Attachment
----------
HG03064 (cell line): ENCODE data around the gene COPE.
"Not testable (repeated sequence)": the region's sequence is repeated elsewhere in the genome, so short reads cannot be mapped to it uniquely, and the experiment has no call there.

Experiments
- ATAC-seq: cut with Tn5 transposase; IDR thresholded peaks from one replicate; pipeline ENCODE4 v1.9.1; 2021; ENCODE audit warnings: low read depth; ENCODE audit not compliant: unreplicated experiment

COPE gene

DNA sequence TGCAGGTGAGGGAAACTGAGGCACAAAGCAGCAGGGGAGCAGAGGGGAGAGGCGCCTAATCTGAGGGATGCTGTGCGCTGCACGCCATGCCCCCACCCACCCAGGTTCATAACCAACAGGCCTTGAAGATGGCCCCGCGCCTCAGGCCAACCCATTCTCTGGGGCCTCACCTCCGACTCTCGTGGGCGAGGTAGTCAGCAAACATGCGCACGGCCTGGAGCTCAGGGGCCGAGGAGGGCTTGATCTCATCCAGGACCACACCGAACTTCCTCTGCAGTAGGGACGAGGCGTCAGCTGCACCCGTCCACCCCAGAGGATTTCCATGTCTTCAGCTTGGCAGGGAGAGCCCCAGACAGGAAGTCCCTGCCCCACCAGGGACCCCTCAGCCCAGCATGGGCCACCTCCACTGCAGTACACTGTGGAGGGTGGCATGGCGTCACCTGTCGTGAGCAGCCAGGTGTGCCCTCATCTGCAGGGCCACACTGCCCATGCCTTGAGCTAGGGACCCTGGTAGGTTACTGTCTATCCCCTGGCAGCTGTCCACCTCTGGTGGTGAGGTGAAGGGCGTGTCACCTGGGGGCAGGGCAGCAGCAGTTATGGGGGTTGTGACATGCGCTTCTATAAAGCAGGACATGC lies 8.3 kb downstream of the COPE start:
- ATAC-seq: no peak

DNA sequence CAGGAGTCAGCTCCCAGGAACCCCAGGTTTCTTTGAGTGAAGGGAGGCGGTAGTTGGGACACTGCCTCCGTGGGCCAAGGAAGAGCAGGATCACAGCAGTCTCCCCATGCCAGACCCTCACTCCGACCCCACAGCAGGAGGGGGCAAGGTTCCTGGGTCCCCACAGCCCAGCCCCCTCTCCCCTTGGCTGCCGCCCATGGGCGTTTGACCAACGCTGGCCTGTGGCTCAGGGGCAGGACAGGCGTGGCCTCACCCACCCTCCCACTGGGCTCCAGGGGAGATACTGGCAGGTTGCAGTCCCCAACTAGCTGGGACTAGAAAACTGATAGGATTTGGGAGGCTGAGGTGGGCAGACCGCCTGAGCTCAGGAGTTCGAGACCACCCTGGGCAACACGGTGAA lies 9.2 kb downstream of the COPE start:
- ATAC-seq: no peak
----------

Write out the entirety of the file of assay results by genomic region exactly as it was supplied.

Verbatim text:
HG03064 (cell line): ENCODE data around the gene COPE.
"Not testable (repeated sequence)": the region's sequence is repeated elsewhere in the genome, so short reads cannot be mapped to it uniquely, and the experiment has no call there.

Experiments
- ATAC-seq: cut with Tn5 transposase; IDR thresholded peaks from one replicate; pipeline ENCODE4 v1.9.1; 2021; ENCODE audit warnings: low read depth; ENCODE audit not compliant: unreplicated experiment

COPE gene

DNA sequence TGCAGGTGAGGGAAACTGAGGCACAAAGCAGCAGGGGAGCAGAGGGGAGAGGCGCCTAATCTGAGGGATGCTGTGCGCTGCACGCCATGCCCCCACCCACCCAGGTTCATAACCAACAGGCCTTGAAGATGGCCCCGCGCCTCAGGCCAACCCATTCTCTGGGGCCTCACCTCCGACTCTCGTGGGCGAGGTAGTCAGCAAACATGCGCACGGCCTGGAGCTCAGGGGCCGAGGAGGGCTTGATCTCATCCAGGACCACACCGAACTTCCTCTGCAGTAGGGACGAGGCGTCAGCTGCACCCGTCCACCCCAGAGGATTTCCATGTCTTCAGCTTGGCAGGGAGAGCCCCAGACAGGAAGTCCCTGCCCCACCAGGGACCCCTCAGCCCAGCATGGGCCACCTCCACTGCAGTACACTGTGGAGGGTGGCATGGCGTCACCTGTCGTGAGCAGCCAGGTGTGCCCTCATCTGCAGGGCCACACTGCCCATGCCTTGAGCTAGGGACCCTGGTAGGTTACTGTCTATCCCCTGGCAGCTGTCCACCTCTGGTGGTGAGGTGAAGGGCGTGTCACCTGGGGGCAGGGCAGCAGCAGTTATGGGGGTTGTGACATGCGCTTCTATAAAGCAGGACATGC lies 8.3 kb downstream of the COPE start:
- ATAC-seq: no peak

DNA sequence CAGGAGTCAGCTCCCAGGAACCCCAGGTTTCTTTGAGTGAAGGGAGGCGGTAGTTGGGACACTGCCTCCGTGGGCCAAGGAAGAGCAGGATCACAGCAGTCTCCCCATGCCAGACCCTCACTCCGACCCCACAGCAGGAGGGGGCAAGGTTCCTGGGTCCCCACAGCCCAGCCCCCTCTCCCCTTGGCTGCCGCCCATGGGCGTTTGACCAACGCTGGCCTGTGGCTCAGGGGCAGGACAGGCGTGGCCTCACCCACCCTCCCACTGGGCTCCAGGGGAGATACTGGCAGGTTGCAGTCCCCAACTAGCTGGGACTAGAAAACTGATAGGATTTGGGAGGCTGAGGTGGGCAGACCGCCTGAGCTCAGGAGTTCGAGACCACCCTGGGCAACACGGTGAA lies 9.2 kb downstream of the COPE start:
- ATAC-seq: no peak